Swaziland: Police No Right to Disrupt Prayers

About 60 armed Swazi police broke up a prayer meeting before it had even started, claiming that the law had been broken.

This happened last week (16 February 2013) in a school hall at Salesian in Manzini. Police claimed the people attending were not present for prayers, but had gathered together to plot against national elections due to be held in Swaziland sometime later this year (2013).

This, police said, allowed them to break up the meeting without a court order or a warrant.

Police spokesperson Inspector Khulani Mamba, said they were acting on information that the prayers were a meeting to plan to disturb forthcoming national elections.

'When we see a crime happening, we don't need a court order,' Mamba told local media last week.

But, Musa Hlophe, the coordinator of the Swaziland Coalition of Concerned Civic Organisation (SCCCO), one of the best known NGOs in the kingdom, says, nothing had happened at the meeting to give police cause to stop it.

Writing in his regular column in the Times Sunday newspaper in Swaziland, Hlophe gave details of what happened when the police arrived.

He wrote, 'In a school hall at Salesian in Manzini (not a church) a meeting was organised by the Swaziland United Democratic Front (SUDF) and the Swaziland Democracy Campaign. They called it a "Prayer for Multiparty".

'It was publicly advertised as open to all. The Royal Swaziland Police obviously saw the advertisement and decided to please their political masters by not allowing it.

'They claimed the meeting was called to plan how to disrupt the upcoming national elections. What law did the police say these people broke?

'Even more importantly, where is the police evidence to even suspect a crime?

'Dissent and even peaceful disruption or defiance are not crimes. Therefore, planning them cannot be a crime either.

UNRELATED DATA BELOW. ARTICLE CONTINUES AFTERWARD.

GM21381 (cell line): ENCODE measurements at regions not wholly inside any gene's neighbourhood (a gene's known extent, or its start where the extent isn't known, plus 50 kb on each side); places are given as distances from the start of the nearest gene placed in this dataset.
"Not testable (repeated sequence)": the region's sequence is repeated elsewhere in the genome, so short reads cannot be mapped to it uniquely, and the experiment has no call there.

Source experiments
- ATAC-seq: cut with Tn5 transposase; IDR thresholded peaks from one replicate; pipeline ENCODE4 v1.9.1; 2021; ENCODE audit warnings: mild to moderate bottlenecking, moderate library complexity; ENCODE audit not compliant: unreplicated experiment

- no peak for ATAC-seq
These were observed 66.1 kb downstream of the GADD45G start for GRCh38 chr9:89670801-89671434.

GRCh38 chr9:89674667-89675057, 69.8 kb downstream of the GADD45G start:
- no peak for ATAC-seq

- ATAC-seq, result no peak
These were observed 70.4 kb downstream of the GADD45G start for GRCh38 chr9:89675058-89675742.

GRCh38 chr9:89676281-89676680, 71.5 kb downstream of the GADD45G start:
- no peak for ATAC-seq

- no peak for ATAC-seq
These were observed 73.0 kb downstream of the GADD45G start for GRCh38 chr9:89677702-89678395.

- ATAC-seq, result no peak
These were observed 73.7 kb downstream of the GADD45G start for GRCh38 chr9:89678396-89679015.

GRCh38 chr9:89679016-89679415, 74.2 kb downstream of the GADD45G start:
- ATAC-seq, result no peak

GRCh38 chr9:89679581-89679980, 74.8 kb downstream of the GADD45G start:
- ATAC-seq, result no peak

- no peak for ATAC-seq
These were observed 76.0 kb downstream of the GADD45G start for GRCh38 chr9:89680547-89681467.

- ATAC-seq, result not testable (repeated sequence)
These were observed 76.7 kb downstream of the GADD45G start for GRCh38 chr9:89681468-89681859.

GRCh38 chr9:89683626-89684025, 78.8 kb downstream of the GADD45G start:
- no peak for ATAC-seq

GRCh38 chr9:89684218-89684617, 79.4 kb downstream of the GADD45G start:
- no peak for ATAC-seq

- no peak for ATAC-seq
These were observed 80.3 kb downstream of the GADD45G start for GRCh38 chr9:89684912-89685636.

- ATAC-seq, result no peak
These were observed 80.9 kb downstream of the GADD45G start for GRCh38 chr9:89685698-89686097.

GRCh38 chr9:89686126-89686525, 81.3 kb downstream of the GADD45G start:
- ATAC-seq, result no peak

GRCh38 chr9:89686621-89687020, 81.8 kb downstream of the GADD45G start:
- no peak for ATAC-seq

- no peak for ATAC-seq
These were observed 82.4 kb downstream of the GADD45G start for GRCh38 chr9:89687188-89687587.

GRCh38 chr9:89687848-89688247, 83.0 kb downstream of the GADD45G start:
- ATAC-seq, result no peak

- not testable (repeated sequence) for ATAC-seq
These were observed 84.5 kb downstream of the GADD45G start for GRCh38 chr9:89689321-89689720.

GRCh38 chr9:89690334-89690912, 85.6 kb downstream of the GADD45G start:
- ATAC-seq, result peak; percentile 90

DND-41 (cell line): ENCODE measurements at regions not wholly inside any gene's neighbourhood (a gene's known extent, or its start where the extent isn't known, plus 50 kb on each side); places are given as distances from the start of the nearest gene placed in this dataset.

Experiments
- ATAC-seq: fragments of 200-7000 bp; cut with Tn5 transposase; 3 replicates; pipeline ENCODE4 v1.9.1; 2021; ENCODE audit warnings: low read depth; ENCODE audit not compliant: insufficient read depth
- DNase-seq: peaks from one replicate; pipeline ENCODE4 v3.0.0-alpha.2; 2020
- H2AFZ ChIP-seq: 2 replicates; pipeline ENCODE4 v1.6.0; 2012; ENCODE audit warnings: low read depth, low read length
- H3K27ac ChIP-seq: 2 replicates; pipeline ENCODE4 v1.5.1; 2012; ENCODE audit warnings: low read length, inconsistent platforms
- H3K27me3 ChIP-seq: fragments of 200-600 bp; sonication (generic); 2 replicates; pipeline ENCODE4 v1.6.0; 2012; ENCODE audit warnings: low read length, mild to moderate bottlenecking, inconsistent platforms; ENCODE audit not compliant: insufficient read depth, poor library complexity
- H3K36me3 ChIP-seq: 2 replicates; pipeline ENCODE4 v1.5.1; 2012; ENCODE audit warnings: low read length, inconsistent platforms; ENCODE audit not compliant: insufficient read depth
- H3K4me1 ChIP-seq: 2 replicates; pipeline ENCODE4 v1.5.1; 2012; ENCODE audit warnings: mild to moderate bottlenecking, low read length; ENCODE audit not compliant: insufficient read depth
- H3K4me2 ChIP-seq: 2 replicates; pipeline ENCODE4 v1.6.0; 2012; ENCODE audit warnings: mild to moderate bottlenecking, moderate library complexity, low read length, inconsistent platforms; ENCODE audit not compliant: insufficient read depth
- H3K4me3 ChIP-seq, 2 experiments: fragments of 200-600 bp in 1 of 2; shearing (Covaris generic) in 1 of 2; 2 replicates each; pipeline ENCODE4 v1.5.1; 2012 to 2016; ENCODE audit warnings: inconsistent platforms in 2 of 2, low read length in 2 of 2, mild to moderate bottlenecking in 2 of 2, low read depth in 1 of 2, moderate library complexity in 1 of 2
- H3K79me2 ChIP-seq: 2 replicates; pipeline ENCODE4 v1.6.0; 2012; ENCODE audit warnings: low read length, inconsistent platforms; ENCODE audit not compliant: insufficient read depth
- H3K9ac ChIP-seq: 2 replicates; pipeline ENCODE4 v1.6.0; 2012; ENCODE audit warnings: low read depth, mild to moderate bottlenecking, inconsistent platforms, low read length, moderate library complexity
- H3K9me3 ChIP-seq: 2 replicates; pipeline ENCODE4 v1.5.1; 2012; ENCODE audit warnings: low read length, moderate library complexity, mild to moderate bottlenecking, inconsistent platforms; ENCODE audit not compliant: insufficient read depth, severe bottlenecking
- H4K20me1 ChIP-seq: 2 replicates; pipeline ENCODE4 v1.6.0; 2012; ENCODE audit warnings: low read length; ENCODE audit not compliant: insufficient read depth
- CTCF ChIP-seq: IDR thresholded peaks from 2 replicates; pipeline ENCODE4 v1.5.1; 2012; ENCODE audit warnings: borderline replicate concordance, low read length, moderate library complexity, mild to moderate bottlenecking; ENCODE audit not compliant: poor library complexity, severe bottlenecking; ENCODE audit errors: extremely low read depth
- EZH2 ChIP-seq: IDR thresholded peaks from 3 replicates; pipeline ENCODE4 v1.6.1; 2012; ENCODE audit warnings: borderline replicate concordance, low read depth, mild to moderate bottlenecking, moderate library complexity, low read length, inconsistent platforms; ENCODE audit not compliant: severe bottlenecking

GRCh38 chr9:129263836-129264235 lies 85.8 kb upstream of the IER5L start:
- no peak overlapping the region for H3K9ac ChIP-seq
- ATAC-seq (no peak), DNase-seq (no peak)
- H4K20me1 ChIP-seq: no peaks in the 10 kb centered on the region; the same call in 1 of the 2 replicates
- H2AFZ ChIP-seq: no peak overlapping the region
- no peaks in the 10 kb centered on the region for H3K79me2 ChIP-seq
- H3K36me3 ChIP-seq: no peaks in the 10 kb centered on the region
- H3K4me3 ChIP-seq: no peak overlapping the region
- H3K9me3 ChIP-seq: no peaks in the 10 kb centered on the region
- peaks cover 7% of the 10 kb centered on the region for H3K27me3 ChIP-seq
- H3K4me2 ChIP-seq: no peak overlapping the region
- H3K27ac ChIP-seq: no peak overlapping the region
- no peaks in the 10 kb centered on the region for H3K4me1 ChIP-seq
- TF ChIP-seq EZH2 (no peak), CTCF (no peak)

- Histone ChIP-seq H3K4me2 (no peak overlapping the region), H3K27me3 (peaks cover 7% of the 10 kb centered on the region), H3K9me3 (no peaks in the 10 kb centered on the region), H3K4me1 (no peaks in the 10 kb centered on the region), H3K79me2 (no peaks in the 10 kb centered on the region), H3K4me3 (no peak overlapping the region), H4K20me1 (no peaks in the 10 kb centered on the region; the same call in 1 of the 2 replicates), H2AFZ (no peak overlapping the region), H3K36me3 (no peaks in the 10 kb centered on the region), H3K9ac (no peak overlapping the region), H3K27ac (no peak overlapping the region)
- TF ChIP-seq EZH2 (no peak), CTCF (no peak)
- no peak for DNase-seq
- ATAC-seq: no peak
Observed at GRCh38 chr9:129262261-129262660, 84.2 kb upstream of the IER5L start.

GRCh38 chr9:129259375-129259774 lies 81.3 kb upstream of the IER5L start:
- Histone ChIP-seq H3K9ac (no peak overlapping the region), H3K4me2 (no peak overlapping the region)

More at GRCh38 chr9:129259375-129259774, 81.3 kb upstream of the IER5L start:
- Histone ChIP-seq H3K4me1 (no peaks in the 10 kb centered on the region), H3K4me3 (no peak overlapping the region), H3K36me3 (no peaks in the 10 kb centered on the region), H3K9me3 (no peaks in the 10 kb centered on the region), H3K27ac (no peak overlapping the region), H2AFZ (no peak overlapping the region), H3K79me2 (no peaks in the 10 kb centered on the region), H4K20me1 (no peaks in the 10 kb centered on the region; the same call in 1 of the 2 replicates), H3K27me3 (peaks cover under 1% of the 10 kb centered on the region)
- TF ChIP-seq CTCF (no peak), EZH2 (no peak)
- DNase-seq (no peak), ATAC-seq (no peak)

'Either way, the police charged in and demanded that the private meeting be broken up. Faced with such a show of force, the organisers reluctantly agreed to these demands. They then thought that by moving to a church, they would be protected. They did so.

'The Swazi Police reacted by finding the new meeting and invading it again, this time forcing the people out within "seven minutes".

'Did the police not see that this would lead to a bigger problem for their masters?

'The Highest Authorities in the land including, the Prime Minister, Deputy Prime Minister (DPM), Minister of Justice and those above them, have all spoken very clearly in international meetings like the United Nations and the African Union, that protest meetings are allowed in Swaziland.

'They often say they can ban certain public rallies because they think they are a danger to the public. That cannot be the case here since the meeting was of a small number of people in a private area. So the Swazi Police now raid a church to stop a few people protesting against a system they see as being undemocratic?

'I was going to say the "protesters" were forced to leave the hall but I would be wrong. They had not even started to protest or even to plan their protest.

'They had merely gathered together and were yet to speak. The Police found them guilty of crimes before they had opened their mouths.

'I have talked to the people who were there. They were certainly intending to open debates on whether the national elections that we expect in August 2013 should be contested or boycotted but I am yet to see a crime in that. They wanted to get their campaign off on the right foot by seeking spiritual reflection and guidance from the Bible.

'There is not yet a declared law in Swaziland against having a different opinion, yet our police treat it as a crime.

'Officially, there is no reason to stop anyone organising a protest but the Swazi police greet peaceful dissidents with brute force, rubber bullets and batons.'

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